Being surrounded by machines that understand our emotion is one of many ‘what ifs’ that is kind of creepy to even think about. Don’t get surprised. We will get to that future sooner or later owing to technological advances, but how?
How does a machine ‘sense’ our emotion?
At Apple’s September keynote, Apple X for the first time showed off its slick design to the world, and Apple phone lovers couldn’t help but shout “hooray!” with enthusiasm. What caught people’s eyes unexpectedly among others was Animoji, a dozen different animal emojis that mirror users’ facial expressions and that can be shared with others. Animoji seems interesting for sure, but what does it really mean for our communication in a digital world?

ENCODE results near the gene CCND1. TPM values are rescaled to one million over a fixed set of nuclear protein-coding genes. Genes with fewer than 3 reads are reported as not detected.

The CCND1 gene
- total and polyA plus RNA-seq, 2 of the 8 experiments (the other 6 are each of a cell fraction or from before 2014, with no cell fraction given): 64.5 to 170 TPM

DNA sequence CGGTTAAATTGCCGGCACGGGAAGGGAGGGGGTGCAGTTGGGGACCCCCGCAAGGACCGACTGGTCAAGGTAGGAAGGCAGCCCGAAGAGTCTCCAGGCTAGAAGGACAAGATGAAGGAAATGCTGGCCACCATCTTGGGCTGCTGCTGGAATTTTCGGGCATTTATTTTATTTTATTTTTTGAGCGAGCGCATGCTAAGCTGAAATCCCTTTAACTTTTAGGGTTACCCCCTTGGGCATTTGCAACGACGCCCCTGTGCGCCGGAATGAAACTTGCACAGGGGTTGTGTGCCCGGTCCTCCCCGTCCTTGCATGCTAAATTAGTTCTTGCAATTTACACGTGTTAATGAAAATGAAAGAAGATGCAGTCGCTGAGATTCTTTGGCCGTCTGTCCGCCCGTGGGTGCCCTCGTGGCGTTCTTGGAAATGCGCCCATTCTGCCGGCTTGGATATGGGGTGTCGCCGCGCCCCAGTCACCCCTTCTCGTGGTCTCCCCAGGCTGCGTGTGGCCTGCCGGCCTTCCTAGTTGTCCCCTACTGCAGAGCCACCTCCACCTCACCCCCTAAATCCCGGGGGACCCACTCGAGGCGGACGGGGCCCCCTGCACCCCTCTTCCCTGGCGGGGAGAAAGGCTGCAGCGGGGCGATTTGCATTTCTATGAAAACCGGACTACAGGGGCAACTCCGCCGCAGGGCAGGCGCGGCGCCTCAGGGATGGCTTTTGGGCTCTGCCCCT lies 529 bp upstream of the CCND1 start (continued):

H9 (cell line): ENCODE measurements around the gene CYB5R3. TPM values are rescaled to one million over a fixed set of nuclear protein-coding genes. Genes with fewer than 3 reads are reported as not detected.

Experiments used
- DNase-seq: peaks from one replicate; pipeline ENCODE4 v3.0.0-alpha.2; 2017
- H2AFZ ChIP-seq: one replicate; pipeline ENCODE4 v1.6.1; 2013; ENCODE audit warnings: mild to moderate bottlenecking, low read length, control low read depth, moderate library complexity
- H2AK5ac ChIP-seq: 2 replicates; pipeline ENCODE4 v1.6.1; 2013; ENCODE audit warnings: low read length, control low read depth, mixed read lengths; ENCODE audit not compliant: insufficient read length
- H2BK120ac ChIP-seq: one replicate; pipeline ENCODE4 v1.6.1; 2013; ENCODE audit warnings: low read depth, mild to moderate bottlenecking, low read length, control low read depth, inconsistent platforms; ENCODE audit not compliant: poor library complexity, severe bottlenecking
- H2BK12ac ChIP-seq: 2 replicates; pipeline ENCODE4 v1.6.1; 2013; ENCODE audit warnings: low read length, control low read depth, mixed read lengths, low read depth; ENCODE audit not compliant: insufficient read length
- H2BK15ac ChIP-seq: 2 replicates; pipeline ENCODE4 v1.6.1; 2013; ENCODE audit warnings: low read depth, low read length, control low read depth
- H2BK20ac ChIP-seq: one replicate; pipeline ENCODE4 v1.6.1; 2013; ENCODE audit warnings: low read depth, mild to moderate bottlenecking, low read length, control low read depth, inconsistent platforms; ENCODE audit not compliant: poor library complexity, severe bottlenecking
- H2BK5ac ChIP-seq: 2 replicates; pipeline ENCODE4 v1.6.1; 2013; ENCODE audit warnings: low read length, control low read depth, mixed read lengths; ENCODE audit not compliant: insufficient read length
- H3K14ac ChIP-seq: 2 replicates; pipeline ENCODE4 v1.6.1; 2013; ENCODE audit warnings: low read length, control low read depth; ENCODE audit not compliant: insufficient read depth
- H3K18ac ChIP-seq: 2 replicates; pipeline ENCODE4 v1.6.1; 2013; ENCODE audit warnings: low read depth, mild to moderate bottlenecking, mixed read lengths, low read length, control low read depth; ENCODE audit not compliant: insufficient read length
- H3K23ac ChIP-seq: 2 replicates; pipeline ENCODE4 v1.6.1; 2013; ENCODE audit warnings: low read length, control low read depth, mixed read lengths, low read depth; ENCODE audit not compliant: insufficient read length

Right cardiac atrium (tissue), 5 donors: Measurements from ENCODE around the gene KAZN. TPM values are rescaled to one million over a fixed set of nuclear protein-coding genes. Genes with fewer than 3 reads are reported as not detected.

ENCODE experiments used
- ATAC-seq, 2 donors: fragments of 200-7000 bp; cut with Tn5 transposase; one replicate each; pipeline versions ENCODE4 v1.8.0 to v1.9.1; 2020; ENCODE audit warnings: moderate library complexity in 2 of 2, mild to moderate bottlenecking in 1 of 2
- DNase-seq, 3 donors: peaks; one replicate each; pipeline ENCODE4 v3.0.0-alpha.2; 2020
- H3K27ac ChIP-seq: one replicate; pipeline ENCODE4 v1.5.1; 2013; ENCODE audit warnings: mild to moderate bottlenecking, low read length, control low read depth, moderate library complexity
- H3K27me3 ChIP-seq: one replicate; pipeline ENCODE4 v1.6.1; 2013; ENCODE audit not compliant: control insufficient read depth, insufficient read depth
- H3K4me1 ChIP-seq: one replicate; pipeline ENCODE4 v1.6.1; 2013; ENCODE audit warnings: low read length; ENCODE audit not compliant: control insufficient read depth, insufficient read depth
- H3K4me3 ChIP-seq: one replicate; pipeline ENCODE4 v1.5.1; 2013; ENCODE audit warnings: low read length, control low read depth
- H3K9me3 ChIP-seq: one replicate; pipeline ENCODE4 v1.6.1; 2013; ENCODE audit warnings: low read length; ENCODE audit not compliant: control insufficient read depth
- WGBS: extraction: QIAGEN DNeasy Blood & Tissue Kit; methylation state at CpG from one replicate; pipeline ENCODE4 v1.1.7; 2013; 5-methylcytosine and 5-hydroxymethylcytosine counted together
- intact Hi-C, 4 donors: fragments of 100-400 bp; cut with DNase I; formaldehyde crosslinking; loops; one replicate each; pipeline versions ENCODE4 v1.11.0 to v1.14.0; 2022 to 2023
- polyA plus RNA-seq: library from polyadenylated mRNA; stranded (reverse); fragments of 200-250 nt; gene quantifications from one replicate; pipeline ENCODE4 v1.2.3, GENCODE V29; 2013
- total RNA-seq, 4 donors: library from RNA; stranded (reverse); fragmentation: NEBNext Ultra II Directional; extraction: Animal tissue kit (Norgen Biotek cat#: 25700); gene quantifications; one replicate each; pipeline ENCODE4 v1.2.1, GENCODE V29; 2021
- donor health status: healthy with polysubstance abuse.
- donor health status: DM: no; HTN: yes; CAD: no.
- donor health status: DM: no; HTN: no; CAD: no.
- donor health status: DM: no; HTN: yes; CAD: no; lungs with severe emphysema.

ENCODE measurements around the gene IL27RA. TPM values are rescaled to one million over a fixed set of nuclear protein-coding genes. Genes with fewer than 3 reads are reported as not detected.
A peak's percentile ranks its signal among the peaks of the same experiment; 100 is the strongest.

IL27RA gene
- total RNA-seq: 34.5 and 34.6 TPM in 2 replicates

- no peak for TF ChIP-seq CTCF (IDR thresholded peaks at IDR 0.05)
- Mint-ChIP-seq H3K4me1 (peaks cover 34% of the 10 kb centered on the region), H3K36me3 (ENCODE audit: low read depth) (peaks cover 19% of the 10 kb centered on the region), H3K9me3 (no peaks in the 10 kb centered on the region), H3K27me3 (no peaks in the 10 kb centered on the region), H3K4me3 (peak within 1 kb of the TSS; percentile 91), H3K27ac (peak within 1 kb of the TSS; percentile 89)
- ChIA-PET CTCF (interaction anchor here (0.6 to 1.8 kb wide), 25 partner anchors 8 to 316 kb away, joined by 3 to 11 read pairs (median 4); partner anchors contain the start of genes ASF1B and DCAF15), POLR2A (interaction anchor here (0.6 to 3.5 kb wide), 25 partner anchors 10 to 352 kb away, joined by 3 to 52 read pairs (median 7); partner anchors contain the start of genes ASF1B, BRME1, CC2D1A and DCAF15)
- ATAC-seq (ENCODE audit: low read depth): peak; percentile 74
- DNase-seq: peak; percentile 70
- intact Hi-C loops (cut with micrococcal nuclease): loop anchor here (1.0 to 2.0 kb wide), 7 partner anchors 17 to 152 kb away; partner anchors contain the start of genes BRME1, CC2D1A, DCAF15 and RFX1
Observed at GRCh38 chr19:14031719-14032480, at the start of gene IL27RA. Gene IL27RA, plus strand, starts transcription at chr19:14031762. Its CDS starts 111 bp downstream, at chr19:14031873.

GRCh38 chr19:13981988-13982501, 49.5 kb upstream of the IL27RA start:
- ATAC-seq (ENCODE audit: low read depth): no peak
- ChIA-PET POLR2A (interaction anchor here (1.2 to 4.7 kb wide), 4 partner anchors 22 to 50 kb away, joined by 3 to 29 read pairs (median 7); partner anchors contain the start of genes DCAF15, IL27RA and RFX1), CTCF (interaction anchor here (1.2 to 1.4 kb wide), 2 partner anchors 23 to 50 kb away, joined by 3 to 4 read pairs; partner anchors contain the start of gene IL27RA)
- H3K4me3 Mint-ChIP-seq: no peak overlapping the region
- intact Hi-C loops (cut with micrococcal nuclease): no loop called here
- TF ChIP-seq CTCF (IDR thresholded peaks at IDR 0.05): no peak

Nowadays, an overwhelming amount of human-to-human communications happen every second via different digital platforms, but they are quite often void of the essence of human nature: emotion. To facilitate machine-mediated communication, many tech giants are spending a great deal of time and effort on finding proper sensors that can empower digital machines to interpret our emotion. At least for smartphones, since we take pictures and talk on the phone in a daily basis, it comes naturally to engineers to use a camera (facial recognition) and microphone (virtual assistants―Siri, Google Assistant or Amazon Alexa) to ‘sense’ our emotion.
What about in VR?
Social Virtual Reality (VR) is a new emerging digital platform that offers a virtual space where people with their avatars can interact with others. But how do we add an emotional texture to VR? That gets us to Massachusetts Institute of Technology (MIT) Media Lab.